For more than eight years, two scientists – Jeffrey Long of UC Berkeley and Simon Weston at ExxonMobil – and their teams have tested and retested their hypotheses of using MOFs’ porous structure to capture CO2 efficiently.

The MOF is...

LARGE AND POROUS

At a molecular level, MOFs have some of the largest internal surface areas known to man. Unfolded, a gram of the material, roughly the weight of a paper clip, could cover an entire football field. The MOF’s honeycomb structure of nano-sized pores can capture CO2 emissions like a sponge, and the high surface area-to-volume ratio makes it a potentially ideal material to support and improve current CCS technology.

Big and porous

VERSATILE & REUSABLE

MOFs can be designed using chemistry to create highly customizable materials that show promise in many applications, including CCS. At low temperatures, the molecules in the MOF form a solid bond with the CO2. Moderate heat then strips the CO2 molecules away to be collected and stored. Once cleared of the CO2, the MOF returns to its original state, making the material reusable even after repeated contact with the heat and steam that sweeps out the captured emission.

Strong & reusable

MIRRORED BY NATURE

The MOF’s pores are also lined with specific amine molecules that grab CO2 selectively through a unique mechanism. This capture mechanism resembles RuBisCO, a key enzyme found in plants that’s responsible for one of the most effective carbon capture processes in nature: photosynthesis.

Mirrored by nature

EFFICIENT

Mirroring a naturally occurring process known as cooperative binding, capturing a single CO2 molecule makes it easier for the MOF to bind other CO2 molecules until they are fully saturated. The capture process is also energy efficient, since collecting the CO2 off the material only requires steam that’s already widely available in natural gas-fired power plants.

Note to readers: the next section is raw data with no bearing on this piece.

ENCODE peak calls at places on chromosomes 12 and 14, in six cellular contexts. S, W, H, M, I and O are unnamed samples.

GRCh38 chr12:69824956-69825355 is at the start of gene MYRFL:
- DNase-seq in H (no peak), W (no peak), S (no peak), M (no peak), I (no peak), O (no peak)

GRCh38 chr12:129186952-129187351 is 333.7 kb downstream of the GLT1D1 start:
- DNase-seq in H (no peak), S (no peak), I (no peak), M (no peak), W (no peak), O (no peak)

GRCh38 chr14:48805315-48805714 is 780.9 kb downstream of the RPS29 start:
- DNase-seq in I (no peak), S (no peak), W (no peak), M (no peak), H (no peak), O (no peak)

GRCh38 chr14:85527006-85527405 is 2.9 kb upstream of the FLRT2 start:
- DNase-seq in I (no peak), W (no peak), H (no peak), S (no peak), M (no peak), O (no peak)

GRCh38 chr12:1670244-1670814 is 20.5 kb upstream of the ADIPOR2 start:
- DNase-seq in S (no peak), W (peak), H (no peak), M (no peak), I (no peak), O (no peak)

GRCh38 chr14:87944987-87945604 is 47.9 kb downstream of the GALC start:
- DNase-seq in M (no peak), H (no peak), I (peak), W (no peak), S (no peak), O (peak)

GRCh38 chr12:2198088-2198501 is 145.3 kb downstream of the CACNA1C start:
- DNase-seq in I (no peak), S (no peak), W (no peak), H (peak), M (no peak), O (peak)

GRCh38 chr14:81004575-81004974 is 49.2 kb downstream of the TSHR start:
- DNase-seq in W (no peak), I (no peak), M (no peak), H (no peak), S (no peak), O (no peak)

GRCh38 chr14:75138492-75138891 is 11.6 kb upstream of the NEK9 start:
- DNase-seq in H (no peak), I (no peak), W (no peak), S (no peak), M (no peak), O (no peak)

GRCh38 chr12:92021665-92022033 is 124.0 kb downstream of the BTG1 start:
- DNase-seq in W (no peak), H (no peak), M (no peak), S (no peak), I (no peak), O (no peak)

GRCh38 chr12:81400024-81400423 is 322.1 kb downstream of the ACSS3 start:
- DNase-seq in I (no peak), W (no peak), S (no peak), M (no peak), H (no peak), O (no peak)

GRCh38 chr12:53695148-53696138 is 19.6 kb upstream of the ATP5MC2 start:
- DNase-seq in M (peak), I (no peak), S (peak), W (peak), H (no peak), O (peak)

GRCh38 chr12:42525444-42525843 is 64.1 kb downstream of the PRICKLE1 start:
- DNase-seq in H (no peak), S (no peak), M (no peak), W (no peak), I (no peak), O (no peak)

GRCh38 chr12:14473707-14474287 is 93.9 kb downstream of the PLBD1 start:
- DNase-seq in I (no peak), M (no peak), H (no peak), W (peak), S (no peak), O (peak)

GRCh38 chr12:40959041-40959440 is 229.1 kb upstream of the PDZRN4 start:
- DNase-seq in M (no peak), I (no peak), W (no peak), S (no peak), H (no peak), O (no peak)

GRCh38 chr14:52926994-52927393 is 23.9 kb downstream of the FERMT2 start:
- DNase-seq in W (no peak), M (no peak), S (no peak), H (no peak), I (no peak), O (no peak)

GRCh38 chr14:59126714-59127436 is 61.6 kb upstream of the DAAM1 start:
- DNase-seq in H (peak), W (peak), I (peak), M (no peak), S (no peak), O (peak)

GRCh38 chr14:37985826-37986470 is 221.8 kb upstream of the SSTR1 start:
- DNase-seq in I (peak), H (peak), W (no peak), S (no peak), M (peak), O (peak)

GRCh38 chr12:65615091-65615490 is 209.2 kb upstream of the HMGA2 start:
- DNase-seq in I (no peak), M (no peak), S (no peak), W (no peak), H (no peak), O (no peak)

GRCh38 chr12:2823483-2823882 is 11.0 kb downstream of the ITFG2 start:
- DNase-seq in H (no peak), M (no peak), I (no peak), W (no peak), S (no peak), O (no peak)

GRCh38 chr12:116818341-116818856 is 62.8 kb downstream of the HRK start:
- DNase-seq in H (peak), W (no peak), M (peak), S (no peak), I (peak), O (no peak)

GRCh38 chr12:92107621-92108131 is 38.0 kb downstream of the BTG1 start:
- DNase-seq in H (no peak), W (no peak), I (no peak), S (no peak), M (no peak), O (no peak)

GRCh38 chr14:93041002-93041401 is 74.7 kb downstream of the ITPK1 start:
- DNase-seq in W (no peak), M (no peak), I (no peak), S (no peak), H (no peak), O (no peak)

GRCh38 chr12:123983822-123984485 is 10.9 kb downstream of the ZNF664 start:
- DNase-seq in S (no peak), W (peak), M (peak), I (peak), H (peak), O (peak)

Efficient

The research continues, but Long and Weston show that energy-efficient CCS by using MOFs may be possible.

The journey to researching a sustainable energy solution

The prospect of a “eureka moment” wasn’t what drove Long, Weston and members of their teams to become scientists. Like many of their peers, they set out to build on their predecessors’ work to contribute to understanding complex chemistry issues. While Long and Weston hoped their contributions would pave the way to a major discovery, they knew this line of work often takes years, if not decades.

So, when their work led to a discovery that could help solve one of the world’s most urgent environmental challenges, it made for a truly life-changing moment.

Watch Weston, Long and Eugene Kim, a member of Long’s research team who played a critical role in helping drive this discovery, explain what science means to them. Also, learn more about how the MOF they helped develop could turn natural gas into an even lower-emission fuel.

opening quote
The chance to work on climate change, on CO2 capture specifically, and knowing that it could make a big difference to the world is an amazing opportunity.
- Simon Weston
Senior Research Associate, ExxonMobil

What's next?

More research is required before the scientists and their teams can use their MOF at a prototype plant to test its performance in a real-world environment. Accelerating the deployment of CCS also requires the right set of regulatory and policy frameworks, including fiscal incentives, to spur investments in widespread CCS infrastructure.

Still, Long and Weston’s research confirms that science and its deliberate process will continue to drive the world’s transition to a lower-carbon energy future.

Scroll to the bottom of the page to subscribe to the Energy Factor Europe and stay up-to-date with our progress on CCS technology.

1. International Energy Agency (IEA), “The world needs to build on the growing momentum behind carbon capture” https://www.iea.org/news/the-world-needs-to-build-on-the-growing-momentum-behind-carbon-capture

2. ExxonMobil, Exxonmobil.com https://corporate.exxonmobil.com/Energy-and-innovation/Carbon-capture-and-storage

3. International Energy Agency (IEA), “Electricity Market Report – December 2020” https://www.iea.org/reports/electricity-market-report-december-2020/outlook-2021

4. International Energy Agency (IEA), “Electricity Market Report – December 2020” https://www.iea.org/reports/electricity-market-report-december-2020/outlook-2021

5. International Energy Agency (IEA), “Electricity Market Report – December 2020” https://www.iea.org/reports/electricity-market-report-december-2020/outlook-2021

6. Council on Energy Environment and Water (CEEW), “State of Electricity Access in India – October 2020” https://www.ceew.in/sites/default/files/CEEW%20-%20India%20Residential%20Energy%20Survey%20-%20State%20of%20Electricity%20Access%20%2005Oct20.pdf

7. International Energy Agency (IEA), “India Energy Outlook 2021” https://www.iea.org/reports/india-energy-outlook-2021